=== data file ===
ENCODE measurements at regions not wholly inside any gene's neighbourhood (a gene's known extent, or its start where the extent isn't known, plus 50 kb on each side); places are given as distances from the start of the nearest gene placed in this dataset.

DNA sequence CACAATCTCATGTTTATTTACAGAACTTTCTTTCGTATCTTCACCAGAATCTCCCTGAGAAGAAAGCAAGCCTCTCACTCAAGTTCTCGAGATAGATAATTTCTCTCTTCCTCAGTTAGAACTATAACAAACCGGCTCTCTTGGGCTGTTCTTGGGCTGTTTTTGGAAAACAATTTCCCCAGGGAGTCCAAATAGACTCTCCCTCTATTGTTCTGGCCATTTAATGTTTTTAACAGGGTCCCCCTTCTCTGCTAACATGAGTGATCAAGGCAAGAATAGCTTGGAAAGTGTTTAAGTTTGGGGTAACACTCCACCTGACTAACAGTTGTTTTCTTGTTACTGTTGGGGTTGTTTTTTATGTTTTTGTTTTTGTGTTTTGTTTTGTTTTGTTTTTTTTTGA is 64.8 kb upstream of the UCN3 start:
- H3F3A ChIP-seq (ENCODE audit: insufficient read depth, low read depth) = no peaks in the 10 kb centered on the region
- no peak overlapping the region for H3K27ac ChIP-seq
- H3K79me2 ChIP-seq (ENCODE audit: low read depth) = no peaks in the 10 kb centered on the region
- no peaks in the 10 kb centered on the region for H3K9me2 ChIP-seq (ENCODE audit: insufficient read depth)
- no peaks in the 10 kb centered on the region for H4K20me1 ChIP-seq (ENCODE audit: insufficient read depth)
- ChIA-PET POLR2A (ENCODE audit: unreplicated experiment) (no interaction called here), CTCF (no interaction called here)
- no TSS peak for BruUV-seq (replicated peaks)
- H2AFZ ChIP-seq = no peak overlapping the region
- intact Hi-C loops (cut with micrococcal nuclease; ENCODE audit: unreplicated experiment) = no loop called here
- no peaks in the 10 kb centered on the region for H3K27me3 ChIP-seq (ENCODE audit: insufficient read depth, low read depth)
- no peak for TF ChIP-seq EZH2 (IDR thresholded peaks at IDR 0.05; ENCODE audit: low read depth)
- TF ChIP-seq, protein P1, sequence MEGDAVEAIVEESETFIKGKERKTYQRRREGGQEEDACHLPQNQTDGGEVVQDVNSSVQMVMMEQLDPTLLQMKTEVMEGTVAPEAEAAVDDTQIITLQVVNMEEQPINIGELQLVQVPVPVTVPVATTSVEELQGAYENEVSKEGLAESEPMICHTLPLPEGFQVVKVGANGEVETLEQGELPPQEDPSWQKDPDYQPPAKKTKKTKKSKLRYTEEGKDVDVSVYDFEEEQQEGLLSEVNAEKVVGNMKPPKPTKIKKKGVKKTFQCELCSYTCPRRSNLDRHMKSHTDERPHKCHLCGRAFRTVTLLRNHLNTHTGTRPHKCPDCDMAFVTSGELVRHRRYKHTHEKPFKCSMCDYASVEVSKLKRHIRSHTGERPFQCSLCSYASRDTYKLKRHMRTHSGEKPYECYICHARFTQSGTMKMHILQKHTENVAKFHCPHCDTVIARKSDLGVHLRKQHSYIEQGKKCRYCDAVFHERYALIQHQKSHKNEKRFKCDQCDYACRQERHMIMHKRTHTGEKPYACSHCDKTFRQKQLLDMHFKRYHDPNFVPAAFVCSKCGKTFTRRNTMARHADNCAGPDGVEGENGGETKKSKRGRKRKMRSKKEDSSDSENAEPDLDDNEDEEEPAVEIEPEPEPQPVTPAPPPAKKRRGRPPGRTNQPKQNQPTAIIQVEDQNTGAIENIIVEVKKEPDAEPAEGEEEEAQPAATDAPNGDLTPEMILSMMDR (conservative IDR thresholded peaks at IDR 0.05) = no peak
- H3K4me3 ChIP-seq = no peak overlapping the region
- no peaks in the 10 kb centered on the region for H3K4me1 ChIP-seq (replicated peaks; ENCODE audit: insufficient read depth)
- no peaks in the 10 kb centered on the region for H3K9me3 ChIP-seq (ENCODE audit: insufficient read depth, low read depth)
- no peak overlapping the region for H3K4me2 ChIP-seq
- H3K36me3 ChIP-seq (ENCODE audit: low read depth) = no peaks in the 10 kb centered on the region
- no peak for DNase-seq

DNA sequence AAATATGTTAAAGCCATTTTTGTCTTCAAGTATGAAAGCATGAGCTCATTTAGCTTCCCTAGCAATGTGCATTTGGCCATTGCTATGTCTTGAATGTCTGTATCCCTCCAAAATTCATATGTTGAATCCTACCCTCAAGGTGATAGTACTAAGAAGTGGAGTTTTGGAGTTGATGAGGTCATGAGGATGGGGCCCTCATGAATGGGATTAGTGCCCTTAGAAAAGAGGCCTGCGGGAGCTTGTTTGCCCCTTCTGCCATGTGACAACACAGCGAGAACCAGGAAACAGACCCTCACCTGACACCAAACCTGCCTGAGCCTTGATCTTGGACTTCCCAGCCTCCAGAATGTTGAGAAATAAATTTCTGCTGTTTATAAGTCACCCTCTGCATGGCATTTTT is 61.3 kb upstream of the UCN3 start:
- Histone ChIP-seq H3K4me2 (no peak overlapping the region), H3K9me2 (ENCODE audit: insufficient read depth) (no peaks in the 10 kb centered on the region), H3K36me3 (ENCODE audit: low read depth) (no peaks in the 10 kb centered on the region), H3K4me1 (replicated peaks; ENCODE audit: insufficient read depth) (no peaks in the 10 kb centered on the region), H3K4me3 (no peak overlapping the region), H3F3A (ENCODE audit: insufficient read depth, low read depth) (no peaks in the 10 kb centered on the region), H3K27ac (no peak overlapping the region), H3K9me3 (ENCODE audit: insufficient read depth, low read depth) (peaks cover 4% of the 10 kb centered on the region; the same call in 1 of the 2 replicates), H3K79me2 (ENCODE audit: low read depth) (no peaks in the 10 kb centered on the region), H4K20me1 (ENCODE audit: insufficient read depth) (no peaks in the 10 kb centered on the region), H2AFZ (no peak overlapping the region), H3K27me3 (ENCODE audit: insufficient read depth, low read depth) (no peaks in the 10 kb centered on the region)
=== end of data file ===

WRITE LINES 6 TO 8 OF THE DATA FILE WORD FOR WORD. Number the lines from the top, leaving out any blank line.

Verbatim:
- no peaks in the 10 kb centered on the region for H3K9me2 ChIP-seq (ENCODE audit: insufficient read depth)
- no peaks in the 10 kb centered on the region for H4K20me1 ChIP-seq (ENCODE audit: insufficient read depth)
- ChIA-PET POLR2A (ENCODE audit: unreplicated experiment) (no interaction called here), CTCF (no interaction called here)